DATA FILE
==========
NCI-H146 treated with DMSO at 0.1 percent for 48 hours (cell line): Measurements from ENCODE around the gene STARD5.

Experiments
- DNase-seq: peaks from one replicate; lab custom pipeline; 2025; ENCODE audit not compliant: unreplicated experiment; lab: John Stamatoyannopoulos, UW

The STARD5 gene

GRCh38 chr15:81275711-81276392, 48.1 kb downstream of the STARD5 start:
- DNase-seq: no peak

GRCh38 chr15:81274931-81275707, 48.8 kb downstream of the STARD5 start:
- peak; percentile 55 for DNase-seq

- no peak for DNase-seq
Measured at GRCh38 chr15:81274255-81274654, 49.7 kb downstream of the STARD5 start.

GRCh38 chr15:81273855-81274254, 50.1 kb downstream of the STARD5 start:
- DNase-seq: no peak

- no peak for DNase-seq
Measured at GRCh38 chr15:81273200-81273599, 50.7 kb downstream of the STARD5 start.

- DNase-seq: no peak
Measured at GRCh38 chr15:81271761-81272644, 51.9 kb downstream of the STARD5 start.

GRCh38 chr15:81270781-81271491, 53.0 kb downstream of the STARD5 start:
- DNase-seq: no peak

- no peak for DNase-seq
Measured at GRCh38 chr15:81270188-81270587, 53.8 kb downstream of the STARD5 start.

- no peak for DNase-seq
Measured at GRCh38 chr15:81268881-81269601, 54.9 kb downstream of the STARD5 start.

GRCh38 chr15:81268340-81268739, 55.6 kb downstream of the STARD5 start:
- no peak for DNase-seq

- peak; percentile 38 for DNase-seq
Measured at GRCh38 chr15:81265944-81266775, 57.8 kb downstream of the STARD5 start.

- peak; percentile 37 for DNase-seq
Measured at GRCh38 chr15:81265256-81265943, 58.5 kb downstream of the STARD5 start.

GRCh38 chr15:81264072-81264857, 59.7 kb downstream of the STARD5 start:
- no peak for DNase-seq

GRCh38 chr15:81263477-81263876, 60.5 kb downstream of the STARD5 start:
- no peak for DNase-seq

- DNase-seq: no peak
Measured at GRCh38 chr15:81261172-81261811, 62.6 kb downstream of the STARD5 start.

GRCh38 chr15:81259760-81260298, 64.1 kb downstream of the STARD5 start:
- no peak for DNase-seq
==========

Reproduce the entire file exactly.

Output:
NCI-H146 treated with DMSO at 0.1 percent for 48 hours (cell line): Measurements from ENCODE around the gene STARD5.

Experiments
- DNase-seq: peaks from one replicate; lab custom pipeline; 2025; ENCODE audit not compliant: unreplicated experiment; lab: John Stamatoyannopoulos, UW

The STARD5 gene

GRCh38 chr15:81275711-81276392, 48.1 kb downstream of the STARD5 start:
- DNase-seq: no peak

GRCh38 chr15:81274931-81275707, 48.8 kb downstream of the STARD5 start:
- peak; percentile 55 for DNase-seq

- no peak for DNase-seq
Measured at GRCh38 chr15:81274255-81274654, 49.7 kb downstream of the STARD5 start.

GRCh38 chr15:81273855-81274254, 50.1 kb downstream of the STARD5 start:
- DNase-seq: no peak

- no peak for DNase-seq
Measured at GRCh38 chr15:81273200-81273599, 50.7 kb downstream of the STARD5 start.

- DNase-seq: no peak
Measured at GRCh38 chr15:81271761-81272644, 51.9 kb downstream of the STARD5 start.

GRCh38 chr15:81270781-81271491, 53.0 kb downstream of the STARD5 start:
- DNase-seq: no peak

- no peak for DNase-seq
Measured at GRCh38 chr15:81270188-81270587, 53.8 kb downstream of the STARD5 start.

- no peak for DNase-seq
Measured at GRCh38 chr15:81268881-81269601, 54.9 kb downstream of the STARD5 start.

GRCh38 chr15:81268340-81268739, 55.6 kb downstream of the STARD5 start:
- no peak for DNase-seq

- peak; percentile 38 for DNase-seq
Measured at GRCh38 chr15:81265944-81266775, 57.8 kb downstream of the STARD5 start.

- peak; percentile 37 for DNase-seq
Measured at GRCh38 chr15:81265256-81265943, 58.5 kb downstream of the STARD5 start.

GRCh38 chr15:81264072-81264857, 59.7 kb downstream of the STARD5 start:
- no peak for DNase-seq

GRCh38 chr15:81263477-81263876, 60.5 kb downstream of the STARD5 start:
- no peak for DNase-seq

- DNase-seq: no peak
Measured at GRCh38 chr15:81261172-81261811, 62.6 kb downstream of the STARD5 start.

GRCh38 chr15:81259760-81260298, 64.1 kb downstream of the STARD5 start:
- no peak for DNase-seq